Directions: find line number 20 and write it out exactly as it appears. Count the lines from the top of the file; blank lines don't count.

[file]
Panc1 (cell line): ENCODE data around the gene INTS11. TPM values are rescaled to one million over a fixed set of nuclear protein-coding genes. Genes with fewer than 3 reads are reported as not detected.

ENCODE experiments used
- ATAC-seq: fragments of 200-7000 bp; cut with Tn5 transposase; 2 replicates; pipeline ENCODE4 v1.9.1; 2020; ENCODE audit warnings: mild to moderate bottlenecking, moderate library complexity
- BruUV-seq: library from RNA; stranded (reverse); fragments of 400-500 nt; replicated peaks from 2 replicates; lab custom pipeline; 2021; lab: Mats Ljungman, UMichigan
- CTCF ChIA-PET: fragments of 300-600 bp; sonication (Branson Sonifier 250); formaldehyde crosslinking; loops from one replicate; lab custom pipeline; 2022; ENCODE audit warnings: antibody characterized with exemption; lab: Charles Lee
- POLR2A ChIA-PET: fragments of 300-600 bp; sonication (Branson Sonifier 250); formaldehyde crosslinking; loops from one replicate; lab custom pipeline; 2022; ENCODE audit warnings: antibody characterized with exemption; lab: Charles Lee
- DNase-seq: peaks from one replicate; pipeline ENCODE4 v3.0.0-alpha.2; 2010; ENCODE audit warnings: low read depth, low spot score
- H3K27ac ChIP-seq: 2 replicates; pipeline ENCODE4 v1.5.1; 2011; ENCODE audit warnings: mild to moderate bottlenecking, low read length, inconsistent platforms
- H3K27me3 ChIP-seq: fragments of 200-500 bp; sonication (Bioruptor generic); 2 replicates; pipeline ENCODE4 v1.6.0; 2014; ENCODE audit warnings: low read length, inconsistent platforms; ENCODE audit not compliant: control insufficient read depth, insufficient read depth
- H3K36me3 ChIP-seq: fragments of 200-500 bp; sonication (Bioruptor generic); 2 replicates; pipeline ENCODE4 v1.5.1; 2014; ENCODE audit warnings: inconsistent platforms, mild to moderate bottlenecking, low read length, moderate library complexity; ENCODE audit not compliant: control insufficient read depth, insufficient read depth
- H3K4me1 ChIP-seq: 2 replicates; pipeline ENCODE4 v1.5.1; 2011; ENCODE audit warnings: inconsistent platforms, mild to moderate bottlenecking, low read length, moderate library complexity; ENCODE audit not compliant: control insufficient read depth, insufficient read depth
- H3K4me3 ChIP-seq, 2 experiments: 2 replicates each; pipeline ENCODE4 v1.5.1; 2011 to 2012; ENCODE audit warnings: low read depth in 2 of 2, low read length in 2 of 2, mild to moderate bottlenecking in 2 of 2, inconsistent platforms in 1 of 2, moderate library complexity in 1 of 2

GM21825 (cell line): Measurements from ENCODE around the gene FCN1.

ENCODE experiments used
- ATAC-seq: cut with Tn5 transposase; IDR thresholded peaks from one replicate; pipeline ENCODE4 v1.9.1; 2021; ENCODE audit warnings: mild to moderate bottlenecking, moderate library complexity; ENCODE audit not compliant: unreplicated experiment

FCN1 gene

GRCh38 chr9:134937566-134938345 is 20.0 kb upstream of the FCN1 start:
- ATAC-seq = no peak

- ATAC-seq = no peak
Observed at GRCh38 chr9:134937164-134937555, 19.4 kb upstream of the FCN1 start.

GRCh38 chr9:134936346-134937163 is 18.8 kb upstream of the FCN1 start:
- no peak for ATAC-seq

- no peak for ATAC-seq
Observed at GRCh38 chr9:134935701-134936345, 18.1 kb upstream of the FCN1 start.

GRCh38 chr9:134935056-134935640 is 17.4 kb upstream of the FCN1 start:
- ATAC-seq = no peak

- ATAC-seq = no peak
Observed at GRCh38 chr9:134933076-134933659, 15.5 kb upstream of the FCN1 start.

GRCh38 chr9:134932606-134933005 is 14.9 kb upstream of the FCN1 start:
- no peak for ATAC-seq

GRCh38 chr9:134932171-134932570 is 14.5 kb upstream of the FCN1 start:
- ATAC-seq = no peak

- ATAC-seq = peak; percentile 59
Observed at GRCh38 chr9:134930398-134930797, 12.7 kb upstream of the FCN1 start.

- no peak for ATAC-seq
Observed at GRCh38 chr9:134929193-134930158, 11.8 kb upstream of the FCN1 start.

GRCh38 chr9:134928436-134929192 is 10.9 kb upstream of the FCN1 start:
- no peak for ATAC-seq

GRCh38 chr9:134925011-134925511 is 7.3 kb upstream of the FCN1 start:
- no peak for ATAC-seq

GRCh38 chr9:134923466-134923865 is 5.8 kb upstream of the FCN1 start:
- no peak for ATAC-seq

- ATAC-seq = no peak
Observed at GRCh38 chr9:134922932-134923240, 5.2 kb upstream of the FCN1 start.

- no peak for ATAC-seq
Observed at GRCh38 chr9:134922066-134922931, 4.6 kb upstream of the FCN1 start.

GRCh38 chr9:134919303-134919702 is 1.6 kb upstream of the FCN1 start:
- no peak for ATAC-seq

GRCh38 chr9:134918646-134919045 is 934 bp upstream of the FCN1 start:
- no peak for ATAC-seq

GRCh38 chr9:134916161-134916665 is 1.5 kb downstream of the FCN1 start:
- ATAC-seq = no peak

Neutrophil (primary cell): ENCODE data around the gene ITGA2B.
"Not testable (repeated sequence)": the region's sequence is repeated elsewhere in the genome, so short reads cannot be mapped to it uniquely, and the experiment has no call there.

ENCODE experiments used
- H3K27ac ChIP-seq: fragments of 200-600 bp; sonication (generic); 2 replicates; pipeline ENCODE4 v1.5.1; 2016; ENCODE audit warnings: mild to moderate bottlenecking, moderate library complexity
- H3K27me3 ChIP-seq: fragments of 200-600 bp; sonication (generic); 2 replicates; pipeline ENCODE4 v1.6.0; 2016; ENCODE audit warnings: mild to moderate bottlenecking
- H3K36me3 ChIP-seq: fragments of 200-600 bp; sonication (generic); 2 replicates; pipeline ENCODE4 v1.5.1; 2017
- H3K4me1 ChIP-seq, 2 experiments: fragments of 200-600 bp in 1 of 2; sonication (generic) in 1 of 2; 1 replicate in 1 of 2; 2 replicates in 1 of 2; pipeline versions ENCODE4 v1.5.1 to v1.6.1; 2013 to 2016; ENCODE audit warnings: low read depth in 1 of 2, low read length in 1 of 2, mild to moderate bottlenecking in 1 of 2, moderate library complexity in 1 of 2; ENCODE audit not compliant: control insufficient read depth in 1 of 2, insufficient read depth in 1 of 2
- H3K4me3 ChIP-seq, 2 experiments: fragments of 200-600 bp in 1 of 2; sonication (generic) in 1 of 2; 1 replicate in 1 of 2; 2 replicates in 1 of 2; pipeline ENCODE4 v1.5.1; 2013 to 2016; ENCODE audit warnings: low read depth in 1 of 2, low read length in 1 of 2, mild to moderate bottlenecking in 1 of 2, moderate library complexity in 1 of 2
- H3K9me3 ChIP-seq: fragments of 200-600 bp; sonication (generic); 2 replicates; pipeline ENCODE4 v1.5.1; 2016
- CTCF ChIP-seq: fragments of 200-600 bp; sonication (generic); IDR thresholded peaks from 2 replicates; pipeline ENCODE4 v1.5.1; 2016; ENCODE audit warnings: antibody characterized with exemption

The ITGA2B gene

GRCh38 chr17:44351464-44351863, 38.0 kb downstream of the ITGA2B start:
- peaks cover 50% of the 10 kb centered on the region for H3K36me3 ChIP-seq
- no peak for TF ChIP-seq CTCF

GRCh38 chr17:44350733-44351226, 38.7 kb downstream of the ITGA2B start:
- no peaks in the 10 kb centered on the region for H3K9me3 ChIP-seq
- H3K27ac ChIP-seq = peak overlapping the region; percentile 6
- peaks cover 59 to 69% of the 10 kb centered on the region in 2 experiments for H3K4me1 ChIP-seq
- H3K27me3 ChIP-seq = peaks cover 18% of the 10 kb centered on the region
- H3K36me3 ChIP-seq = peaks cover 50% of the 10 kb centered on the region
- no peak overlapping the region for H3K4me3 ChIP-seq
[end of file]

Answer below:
Observed at GRCh38 chr9:134937164-134937555, 19.4 kb upstream of the FCN1 start.